Every Friday night, as I was growing up, my family went to the same bakery for homemade oven-fired pizza, at a hole-in-the wall spot just down the road from us in our small town in rural Vermont. Although located far from a bustling metropolis, Rainbow Sweets still serves some of my favorite food in the entire world. The pizza is like no other; the pastries and cakes soar leagues above the rest. It is, without a doubt, my favorite restaurant in the entire world.
But then again, I am a bit biased, as the owner did bake my parents their wedding cake and weigh me on his old-fashioned copper pastry scale when I was a newborn.
One fateful Friday, for reasons I can not quite remember, my sister and I decided to order something other than pizza. My dad, a man of confidence and certainty, opted for his usual: Pizza with pepperoni and mushrooms. Though this time, rather than a large for the entire family to split, he got a small, personal size. “Are you sure you guys don’t want pizza?” he asked, disbelieving. We were sure.
As our food arrived it became abundantly clear that we had erred. The pizza landed, hot, sizzling, and tempting. Immediately, hands darted towards the steaming cheesy beacon; promising to clear away each and every slice of my dad’s carefully considered dinner. “Hey!” He yelled, staring at us with his commanding, steely blue eyes. “This,” he motioned around the pizza and his place setting “is a NO SHARE ZONE!”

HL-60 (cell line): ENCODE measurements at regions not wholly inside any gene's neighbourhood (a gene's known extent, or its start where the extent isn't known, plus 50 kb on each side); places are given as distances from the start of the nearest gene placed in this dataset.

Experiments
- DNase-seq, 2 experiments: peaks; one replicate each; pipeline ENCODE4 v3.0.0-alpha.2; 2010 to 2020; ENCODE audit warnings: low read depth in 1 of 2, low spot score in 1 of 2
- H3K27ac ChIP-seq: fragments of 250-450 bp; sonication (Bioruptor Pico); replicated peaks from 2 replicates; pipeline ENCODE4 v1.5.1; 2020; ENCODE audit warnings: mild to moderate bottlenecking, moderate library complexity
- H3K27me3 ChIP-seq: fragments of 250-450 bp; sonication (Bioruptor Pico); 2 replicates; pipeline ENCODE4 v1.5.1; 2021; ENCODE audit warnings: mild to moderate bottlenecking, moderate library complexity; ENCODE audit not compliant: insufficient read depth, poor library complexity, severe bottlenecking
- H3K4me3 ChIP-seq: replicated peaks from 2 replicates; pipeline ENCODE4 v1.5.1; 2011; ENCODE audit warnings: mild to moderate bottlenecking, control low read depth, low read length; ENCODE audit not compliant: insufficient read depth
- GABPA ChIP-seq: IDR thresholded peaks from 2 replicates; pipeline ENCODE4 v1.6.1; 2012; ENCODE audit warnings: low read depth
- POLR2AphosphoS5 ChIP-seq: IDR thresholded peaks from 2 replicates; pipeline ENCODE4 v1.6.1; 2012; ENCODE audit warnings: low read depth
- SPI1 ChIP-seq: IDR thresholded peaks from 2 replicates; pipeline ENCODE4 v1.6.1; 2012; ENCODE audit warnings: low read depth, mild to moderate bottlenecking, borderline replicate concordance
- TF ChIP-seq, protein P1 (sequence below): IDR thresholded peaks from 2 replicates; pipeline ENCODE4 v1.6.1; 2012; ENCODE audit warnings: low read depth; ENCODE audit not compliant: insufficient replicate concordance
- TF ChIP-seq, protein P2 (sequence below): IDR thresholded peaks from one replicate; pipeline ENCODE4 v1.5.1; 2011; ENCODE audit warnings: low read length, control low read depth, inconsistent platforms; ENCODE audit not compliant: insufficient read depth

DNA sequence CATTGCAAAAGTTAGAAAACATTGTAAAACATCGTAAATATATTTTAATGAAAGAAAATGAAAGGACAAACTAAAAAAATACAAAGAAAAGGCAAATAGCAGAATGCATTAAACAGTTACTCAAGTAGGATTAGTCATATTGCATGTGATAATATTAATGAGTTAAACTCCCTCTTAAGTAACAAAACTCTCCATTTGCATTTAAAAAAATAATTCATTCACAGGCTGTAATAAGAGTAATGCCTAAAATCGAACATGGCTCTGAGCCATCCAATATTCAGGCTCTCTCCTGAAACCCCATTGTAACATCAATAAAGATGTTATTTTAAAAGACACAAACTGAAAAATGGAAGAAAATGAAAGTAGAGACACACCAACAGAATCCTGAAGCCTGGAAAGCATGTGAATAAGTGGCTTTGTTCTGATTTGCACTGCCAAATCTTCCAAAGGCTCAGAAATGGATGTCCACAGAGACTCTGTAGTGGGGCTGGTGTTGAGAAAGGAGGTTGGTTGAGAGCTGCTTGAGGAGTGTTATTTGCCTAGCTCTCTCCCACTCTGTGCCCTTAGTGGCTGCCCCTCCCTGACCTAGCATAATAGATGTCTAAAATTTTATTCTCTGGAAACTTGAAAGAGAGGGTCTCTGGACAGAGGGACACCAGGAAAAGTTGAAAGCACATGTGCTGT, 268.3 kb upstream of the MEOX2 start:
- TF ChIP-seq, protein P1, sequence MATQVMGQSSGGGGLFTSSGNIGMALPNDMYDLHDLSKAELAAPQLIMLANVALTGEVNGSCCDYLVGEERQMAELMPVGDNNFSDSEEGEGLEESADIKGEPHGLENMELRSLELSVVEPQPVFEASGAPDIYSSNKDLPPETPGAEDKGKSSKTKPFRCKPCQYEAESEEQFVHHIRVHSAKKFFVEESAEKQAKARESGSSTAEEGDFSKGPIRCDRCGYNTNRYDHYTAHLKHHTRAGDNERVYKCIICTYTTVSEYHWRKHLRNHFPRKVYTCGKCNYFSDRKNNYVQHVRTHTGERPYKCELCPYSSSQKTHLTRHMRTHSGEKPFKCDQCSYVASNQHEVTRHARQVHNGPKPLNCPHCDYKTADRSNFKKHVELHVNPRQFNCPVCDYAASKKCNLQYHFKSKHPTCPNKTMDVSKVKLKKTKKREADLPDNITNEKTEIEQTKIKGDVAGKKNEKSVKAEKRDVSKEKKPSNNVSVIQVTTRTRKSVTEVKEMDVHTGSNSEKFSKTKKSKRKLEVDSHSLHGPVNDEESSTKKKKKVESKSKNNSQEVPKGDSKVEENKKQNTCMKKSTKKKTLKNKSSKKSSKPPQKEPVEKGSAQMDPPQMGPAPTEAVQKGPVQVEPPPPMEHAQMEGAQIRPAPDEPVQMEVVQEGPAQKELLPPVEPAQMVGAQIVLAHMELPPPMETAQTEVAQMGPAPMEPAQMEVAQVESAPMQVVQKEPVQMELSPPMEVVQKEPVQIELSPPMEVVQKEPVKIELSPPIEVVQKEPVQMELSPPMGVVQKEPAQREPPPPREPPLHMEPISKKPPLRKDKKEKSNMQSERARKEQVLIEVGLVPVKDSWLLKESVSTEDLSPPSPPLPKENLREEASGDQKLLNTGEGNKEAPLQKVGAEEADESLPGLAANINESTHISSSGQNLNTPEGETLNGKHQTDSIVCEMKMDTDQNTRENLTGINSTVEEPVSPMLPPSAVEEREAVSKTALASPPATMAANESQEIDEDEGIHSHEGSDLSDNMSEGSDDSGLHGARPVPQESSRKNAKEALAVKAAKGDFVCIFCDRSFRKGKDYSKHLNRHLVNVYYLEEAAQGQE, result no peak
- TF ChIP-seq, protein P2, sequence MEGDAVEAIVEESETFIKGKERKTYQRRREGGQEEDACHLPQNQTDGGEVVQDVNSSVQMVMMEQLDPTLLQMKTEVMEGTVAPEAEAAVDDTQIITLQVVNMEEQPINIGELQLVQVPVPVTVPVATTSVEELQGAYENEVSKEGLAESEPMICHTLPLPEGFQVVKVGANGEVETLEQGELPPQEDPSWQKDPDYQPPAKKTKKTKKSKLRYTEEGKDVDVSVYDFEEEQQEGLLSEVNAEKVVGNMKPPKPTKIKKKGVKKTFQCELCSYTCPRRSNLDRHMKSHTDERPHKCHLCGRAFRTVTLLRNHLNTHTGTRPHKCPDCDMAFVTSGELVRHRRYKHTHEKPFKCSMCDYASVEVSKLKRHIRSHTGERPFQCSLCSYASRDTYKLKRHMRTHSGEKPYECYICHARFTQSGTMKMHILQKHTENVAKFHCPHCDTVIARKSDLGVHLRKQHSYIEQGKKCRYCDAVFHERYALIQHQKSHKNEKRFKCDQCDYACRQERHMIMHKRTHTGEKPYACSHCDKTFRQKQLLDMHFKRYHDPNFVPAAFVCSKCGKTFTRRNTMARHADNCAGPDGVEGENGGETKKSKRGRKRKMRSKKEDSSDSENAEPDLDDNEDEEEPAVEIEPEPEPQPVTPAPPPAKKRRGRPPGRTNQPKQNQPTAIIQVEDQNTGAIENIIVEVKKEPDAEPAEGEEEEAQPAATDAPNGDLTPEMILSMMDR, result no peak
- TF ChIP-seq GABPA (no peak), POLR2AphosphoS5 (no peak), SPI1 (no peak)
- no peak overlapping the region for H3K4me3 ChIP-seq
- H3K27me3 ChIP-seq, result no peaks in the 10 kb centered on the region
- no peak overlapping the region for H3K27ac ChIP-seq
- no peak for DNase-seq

The incident stuck with us. I even made my father a custom T-shirt commemorating the moment.
Years later, the question remains. Does one have the authority to declare a sovereign food territory? We’re pickers. We share. We order dishes depending on what one another chooses, so that we can each taste every item we desire. The No Share Zone was a shocking and altogether new concept. But, perhaps a necessary one.
Within my family, our eating style differs. My mom’s eyes are bigger than her stomach, and she always orders or serves herself more than she could possibly consume. We berate her for it. My dad and I have been deemed by my sister to be “aggressive eaters,” because as soon as communal food arrives, we pounce to claim the best bits for ourselves. Though perhaps “aggressive,” I am extremely deliberate; I painstakingly save my favorite, most scrumptious bites for last. As opposed to my sister who goes for broke to begin with and always finds herself jealous of me, when, say, all of her Halloween candy is gone whilst I continue to hoard mine for months on end.
Is a No Share Zone the only possible way to ensure a fair and equitable dining experience for all? Nay, I say. Nay! For if we do not share, pick, taste, barter and exchange, our meals become in some way, solitary. Singular rather than collective: by refusing to share, we alienate ourselves from the very experience that makes a meal feel complete: love.